This afternoon while enjoying a cup of tea in the gentle afternoon sunshine that streamed into our kitchen, I began to consider washing up some of the dishes myself. Normally washing dishes is not my job, but occasionally I will do it voluntarily as an act of kindness and to demonstrate servanthood to my children. They have a difficult time with the thought of doing any unpleasant task they are not obligated to do. So I hope by occasionally stepping in and relieving one of them of a required task, they will see an example and choose to emulate it. So far this hasn’t been highly successful.

As I contemplated whether to wash dishes for my daughter, I began to wonder whether I would be sending the right message today. After all, she was supposed to do them to help her learn to do a job correctly. Would my doing them show her gracious servanthood, or would it show her only that she could get away with being unthorough? I thought about the fact that she probably wouldn’t even receive my labor with thankfulness, because she rarely says thanks for any favor we do for her. Because of this I started to lean against doing anything for her. But then God interrupted my thoughts. He asked me to think about this in light of his love and grace. Does he stop showing grace to us simply because we fail to thank him for it? Does he stop loving us because we don’t respond the way we ought? Thankfully he doesn’t!

Considering this question further I realized that one of the main reasons we fail to receive grace as grace, be it from God or from others, is that we believe in our hearts that we deserve it. I operate as if I believe God must treat me with love and kindness, so when he doesn’t I’m put out and when he does I take it for granted. I see the same thing in my daughter. She doesn’t respond with thanksgiving to my acts of kindness toward her because she feels she deserves them anyway. She may not express appreciation for me washing the dishes in her place because she feels it was unfair for her to have to do them in the first place. Once again I see my relationship with God reflected in my relationship with my children.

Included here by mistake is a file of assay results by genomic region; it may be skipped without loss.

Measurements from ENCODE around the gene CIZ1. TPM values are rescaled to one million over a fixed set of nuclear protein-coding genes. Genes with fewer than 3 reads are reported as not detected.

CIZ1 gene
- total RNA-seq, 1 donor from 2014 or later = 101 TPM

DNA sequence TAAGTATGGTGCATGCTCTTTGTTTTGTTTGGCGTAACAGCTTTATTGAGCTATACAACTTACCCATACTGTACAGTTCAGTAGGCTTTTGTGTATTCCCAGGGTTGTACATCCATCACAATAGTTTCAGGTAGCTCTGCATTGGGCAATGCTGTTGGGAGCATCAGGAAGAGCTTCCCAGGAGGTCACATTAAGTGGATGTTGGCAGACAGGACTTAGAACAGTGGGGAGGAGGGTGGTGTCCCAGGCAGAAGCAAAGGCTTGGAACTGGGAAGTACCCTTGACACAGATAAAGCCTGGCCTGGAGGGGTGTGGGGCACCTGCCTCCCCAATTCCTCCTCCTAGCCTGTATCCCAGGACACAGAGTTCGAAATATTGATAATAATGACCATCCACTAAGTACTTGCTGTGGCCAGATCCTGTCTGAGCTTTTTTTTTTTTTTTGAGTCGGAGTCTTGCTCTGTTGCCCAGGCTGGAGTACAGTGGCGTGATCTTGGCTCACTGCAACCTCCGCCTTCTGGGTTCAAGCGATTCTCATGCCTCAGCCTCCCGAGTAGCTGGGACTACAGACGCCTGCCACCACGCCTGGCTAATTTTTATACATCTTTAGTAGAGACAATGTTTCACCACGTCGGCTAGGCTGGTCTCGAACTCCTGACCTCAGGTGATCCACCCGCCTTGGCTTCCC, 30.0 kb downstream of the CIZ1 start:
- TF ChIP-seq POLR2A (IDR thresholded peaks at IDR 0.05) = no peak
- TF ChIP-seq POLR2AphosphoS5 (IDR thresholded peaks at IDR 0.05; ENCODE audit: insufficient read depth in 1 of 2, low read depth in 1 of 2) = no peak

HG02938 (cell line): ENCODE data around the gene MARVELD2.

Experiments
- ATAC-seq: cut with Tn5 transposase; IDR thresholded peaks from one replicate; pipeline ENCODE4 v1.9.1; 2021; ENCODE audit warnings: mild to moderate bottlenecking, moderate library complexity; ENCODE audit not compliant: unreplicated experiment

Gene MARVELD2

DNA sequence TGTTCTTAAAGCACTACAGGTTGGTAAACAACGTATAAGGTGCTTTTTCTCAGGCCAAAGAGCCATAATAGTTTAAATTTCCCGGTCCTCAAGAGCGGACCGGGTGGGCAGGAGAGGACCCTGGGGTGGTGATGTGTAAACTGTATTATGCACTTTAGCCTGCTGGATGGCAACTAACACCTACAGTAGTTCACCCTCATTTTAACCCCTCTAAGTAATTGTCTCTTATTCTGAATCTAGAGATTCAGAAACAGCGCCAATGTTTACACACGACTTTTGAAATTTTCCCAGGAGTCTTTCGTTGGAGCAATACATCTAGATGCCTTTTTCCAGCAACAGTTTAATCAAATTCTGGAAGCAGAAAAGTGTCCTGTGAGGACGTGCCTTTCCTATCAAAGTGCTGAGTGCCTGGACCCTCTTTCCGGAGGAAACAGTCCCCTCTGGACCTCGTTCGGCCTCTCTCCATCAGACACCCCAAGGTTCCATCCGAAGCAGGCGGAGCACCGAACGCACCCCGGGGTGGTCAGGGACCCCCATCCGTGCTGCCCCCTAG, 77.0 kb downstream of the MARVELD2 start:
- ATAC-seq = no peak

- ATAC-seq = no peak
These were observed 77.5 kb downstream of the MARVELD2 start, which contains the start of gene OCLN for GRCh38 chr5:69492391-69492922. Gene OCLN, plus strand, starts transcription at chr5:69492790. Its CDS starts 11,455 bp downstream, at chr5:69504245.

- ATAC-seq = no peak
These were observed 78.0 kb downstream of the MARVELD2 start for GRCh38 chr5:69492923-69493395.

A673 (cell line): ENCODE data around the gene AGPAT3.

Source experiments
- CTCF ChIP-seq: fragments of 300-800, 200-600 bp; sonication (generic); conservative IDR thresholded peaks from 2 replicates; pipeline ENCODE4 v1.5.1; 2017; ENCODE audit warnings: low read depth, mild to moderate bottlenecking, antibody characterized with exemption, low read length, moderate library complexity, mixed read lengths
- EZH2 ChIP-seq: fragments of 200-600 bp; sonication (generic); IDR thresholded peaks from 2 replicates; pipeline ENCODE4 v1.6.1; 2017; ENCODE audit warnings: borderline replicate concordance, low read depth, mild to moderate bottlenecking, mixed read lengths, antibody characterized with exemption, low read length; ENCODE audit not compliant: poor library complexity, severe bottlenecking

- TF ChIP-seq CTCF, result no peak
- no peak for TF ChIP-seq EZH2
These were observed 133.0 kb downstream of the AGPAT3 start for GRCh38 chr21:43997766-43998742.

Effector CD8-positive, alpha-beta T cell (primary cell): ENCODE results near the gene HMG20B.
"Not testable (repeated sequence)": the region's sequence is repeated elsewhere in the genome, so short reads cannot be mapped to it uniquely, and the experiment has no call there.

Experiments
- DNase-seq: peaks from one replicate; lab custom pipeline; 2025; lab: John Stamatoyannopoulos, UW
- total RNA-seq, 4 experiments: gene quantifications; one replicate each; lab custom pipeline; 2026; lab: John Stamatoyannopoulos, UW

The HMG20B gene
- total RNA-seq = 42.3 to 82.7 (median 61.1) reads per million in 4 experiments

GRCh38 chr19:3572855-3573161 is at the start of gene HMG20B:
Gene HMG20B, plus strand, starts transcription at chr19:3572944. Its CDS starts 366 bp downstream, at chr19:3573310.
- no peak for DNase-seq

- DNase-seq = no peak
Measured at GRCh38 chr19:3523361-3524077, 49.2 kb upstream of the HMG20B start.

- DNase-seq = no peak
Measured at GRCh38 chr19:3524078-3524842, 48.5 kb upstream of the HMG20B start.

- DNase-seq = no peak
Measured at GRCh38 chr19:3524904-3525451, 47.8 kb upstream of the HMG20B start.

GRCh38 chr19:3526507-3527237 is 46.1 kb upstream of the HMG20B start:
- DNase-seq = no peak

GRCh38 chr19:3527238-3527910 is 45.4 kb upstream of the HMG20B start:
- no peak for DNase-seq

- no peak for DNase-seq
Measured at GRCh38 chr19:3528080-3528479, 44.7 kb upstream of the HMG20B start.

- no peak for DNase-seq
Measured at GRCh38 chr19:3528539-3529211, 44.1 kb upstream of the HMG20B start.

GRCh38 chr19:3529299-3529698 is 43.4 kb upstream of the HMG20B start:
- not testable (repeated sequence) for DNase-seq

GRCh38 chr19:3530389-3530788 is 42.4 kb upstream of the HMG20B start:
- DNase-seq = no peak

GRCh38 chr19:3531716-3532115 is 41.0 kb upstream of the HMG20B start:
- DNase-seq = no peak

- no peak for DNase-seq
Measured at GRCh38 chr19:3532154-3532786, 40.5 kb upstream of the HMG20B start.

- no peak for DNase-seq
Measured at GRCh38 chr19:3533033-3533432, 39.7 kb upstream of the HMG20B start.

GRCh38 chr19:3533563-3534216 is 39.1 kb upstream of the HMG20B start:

I understood that my decision to wash or not wash should not be dependent on the likely response of my daughter. But I still didn’t have an answer to my original question concerning the balance between showing servanthood and teaching responsibility. I don’t know that one can make a hard and fast rule about this. I think it must depend on how the Spirit leads in each situation. Some parenting methods overemphasize discipline to the detriment of demonstrating loving service, while other methods overemphasize grace to the point of encouraging irresponsibility. I want to find a balance that displays both in healthy, proper measure. In the end I decided to wash part of the pile of waiting dishes. Our drying rack cannot hold that many dishes anyway, so to attempt to do them all would have meant stacking them in unwieldy towers on the drying rack. I left the items that Sharilyn had found unacceptable yesterday, so Teresa will still need to follow through on her responsibility to do those well. But maybe she will also see an example of undeserved kindness that will enter her mind and heart and eventually bear fruit. She hasn’t discovered my work yet, so her response remains to be seen.